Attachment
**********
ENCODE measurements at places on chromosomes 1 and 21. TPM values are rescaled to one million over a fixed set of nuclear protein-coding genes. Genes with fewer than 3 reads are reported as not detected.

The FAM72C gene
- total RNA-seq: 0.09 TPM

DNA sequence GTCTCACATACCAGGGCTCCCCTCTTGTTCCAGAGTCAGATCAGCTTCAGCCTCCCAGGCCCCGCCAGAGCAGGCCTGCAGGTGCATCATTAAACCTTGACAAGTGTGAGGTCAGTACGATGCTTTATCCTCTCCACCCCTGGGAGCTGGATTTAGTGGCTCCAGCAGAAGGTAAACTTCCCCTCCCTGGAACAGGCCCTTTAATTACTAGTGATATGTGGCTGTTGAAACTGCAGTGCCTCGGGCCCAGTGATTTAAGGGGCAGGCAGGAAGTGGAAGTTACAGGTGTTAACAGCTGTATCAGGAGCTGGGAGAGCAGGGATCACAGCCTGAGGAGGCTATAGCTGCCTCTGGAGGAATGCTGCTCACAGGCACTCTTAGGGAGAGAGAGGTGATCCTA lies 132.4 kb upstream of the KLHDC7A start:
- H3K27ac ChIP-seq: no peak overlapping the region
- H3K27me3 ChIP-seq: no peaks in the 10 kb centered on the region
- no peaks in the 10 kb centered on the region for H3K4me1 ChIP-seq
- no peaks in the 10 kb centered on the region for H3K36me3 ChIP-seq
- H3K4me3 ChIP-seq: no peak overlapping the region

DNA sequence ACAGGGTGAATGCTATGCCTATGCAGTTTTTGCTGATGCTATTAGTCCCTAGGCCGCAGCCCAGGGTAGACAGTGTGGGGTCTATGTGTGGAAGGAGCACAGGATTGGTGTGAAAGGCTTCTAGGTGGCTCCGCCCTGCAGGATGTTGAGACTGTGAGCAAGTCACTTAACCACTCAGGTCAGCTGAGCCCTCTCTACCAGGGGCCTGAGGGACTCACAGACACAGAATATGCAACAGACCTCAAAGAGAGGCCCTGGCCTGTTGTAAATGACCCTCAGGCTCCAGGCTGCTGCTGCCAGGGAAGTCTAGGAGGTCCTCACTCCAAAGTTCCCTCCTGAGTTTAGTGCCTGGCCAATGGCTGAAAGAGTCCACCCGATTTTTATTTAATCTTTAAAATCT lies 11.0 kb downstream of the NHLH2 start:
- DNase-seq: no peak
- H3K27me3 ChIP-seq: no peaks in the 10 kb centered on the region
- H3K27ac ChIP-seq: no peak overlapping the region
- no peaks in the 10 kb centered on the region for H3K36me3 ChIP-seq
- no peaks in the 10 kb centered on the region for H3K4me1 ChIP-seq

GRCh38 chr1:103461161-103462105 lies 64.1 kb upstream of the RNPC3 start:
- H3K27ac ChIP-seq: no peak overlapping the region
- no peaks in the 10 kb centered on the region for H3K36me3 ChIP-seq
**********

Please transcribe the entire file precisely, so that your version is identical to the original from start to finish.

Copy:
ENCODE measurements at places on chromosomes 1 and 21. TPM values are rescaled to one million over a fixed set of nuclear protein-coding genes. Genes with fewer than 3 reads are reported as not detected.

The FAM72C gene
- total RNA-seq: 0.09 TPM

DNA sequence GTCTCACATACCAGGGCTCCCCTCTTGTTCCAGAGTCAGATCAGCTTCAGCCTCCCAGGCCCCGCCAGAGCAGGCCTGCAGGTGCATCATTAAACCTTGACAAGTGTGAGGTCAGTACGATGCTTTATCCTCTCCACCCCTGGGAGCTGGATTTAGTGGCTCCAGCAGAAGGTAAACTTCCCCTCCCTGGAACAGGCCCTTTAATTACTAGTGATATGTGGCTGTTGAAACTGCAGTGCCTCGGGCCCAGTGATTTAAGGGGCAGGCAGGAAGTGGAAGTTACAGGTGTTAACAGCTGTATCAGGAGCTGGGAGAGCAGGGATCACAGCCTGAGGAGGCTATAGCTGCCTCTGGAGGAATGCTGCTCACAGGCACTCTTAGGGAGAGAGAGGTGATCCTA lies 132.4 kb upstream of the KLHDC7A start:
- H3K27ac ChIP-seq: no peak overlapping the region
- H3K27me3 ChIP-seq: no peaks in the 10 kb centered on the region
- no peaks in the 10 kb centered on the region for H3K4me1 ChIP-seq
- no peaks in the 10 kb centered on the region for H3K36me3 ChIP-seq
- H3K4me3 ChIP-seq: no peak overlapping the region

DNA sequence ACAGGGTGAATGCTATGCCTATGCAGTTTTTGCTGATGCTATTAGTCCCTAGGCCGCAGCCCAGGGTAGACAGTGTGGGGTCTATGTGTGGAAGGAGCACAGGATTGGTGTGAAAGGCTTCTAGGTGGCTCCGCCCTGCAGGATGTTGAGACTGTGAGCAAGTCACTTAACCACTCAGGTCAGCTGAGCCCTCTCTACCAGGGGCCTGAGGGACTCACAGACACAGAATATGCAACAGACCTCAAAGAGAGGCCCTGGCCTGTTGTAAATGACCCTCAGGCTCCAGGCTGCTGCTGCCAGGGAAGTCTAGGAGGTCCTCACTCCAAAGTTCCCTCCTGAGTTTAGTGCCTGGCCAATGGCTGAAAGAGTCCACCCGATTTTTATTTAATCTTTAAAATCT lies 11.0 kb downstream of the NHLH2 start:
- DNase-seq: no peak
- H3K27me3 ChIP-seq: no peaks in the 10 kb centered on the region
- H3K27ac ChIP-seq: no peak overlapping the region
- no peaks in the 10 kb centered on the region for H3K36me3 ChIP-seq
- no peaks in the 10 kb centered on the region for H3K4me1 ChIP-seq

GRCh38 chr1:103461161-103462105 lies 64.1 kb upstream of the RNPC3 start:
- H3K27ac ChIP-seq: no peak overlapping the region
- no peaks in the 10 kb centered on the region for H3K36me3 ChIP-seq